This is the third batch of stories examined from The Philip K. Dick Reader.
“To Serve the Master” (Imagination, February 1956): Applequist is outside and finds a half-buried robot in a ravine. The robot is dead but not damaged. They were all thought destroyed years ago. Applequist lives in one of the underground cities run by North American Companies. It is a corporate dystopia authoritarian in nature. He rebuilds the robot who gives a story that men did no work a hundred years before. At the end, Applequist finds the truth that the robots revolted and the one he helped has gotten away. One of the better stories in this collection.
“Exhibit Piece” (If, August 1954): George Miller works in the History Agency in a 20th Century exhibit. He dresses and acts the part of a 20th Century man. Dick is known for stories on “What is reality?” This one of them as Miller is living in a 20th Century simulation and he is not able to tell reality psychosis.
“The Crawlers” (Imagination, July 1954): Radiation leakage is causing deformed babies. A government man is sent to do something about it. The deformed human mutants are called “crawlers” as they don’t have arms and legs. They have formed a colony and are spreading.
“They were bringing building material, clay and weeds. Smearing it with some kind of ooze and plastering it in rough forms which were carefully carried beneath the ground. The crawlers were two or three feet long; some were older than others, darker and heavier. All of them moved with agonizing slowness, a silent flowing motion across the sun-baked ground. They were soft, shell-less, and looked harmless. . . The weird parody of human faces. Wizened little baby features, tiny shoebutton eyes, slit of a mouth, twisted ears, and a few wisps of damp hair. What should have been arms were elongated pseudopods that grew and receded like soft dough. The crawlers seemed incredibly flexible; they extended themselves, then snapped their bodies back, as their feelers made contact with obstructions.”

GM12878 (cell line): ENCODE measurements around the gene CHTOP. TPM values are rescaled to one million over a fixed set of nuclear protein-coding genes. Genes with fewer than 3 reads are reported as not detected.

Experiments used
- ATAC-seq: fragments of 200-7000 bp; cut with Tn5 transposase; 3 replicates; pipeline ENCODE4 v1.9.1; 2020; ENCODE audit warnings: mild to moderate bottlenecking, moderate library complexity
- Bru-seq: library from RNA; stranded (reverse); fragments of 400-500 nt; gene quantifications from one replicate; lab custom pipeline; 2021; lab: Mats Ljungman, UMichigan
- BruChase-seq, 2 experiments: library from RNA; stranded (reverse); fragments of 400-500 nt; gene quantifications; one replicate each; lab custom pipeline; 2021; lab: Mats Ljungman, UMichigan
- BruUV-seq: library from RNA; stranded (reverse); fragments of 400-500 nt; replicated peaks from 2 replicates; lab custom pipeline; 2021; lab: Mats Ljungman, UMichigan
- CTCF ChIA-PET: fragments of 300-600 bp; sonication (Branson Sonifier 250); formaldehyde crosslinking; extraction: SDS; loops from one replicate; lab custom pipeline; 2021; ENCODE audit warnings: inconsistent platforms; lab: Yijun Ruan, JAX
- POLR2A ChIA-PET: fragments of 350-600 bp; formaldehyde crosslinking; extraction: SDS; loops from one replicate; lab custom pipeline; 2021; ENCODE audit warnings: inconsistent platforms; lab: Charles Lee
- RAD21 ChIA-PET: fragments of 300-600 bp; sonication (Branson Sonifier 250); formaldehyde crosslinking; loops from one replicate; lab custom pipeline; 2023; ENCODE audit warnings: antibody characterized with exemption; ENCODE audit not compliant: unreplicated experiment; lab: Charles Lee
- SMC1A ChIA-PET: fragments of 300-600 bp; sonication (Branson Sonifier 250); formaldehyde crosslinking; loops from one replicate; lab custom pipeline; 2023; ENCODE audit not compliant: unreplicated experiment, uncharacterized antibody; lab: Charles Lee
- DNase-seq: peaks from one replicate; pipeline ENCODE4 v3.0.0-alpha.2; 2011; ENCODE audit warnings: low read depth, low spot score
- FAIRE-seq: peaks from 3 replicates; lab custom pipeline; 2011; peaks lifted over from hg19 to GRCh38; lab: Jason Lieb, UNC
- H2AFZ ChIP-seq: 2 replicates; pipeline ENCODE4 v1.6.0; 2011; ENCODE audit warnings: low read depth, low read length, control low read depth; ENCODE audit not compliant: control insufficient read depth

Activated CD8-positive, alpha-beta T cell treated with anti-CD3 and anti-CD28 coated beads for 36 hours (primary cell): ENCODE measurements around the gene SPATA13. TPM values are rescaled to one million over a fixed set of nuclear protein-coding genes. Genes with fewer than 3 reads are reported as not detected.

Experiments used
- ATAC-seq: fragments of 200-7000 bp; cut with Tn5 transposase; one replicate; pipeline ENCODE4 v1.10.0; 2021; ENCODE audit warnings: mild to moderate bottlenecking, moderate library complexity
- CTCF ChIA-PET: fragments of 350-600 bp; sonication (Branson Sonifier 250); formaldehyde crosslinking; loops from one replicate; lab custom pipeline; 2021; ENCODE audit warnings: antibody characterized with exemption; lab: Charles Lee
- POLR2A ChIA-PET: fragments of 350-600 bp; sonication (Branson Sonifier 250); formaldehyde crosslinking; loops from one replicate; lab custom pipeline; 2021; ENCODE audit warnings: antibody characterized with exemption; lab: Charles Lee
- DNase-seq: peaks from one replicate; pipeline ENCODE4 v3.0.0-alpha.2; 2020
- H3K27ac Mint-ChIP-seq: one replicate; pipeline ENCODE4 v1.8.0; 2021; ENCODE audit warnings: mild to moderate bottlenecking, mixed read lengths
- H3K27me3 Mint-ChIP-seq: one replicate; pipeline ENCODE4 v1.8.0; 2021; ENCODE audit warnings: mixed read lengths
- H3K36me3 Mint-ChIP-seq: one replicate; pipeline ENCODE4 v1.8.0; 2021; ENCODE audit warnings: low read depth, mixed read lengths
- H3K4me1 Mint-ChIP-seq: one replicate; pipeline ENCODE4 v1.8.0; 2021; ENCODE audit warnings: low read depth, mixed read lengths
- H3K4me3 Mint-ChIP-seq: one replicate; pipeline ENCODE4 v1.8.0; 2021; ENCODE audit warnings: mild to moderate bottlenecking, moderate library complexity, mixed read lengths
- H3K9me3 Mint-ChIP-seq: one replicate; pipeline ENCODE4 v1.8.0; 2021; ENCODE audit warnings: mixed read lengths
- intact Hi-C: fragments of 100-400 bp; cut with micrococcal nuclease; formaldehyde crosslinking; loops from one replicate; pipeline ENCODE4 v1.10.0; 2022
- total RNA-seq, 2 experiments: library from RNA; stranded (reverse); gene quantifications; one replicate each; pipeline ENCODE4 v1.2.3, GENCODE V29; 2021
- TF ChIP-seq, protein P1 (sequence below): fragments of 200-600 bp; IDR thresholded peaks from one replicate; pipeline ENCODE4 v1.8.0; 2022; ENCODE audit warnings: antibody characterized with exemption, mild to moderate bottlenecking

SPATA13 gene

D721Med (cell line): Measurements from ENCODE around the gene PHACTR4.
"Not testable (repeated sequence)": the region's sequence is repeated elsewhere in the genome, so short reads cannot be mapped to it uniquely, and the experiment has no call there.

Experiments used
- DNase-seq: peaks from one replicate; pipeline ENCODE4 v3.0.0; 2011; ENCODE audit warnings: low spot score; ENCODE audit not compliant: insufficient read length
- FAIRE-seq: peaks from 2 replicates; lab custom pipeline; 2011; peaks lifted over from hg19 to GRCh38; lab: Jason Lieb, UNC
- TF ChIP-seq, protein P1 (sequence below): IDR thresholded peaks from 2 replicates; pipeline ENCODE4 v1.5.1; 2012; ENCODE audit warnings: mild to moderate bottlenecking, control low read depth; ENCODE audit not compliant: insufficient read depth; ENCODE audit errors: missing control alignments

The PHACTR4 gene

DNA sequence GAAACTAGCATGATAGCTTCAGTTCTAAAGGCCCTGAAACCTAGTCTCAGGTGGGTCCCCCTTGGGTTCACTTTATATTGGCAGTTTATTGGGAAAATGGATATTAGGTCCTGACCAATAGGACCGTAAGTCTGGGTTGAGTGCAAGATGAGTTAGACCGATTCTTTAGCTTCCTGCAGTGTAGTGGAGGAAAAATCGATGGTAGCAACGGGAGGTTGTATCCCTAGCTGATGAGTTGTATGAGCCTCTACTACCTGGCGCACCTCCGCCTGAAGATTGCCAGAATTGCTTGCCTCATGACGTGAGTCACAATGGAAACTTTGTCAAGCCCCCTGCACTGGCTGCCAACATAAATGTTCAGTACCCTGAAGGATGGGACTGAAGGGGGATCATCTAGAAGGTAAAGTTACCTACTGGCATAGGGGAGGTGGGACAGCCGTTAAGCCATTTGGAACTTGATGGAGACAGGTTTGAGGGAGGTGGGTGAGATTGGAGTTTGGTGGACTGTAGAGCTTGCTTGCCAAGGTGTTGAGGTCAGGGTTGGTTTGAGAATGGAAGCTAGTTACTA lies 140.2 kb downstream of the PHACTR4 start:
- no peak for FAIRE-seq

The crawlers are gathered together and sent to an island where they are hopefully isolated. There is an ewww factor in this story.
“Sales Pitch” (Future Science Fiction, June 1954): I thought of Jack Williamson’s “The Humanoids” when I read this story. Dick attempts a humorous spin on Williamson’s iconic story. Ed Morris’ house is invaded by a fasrad, a robot that does many things. The fasrad pesters Morris constantly to take the deal for buying a fasrad. Dick’s future is often 1950s America, but with robots. Always robots. Ed Morris commutes to Jupiter for work battling traffic. This aspect of his fiction does not age well.
“Shell Game” (Galaxy, September 1954): This is a story that again questions reality. A group of dissidents from Earth are marooned on a planet in the Betelgeuse system. They are periodically under attack from Sol but no bodies are ever found. A story full of paranoia where the characters don’t know who is to be trusted.
The pattern continues with one story with some forced humor, a couple of stories regarding reality, one with the revolt of the robots. The robot revolt is a story idea that Dick would revisit of course getting him adapted into the movie Blade Runner.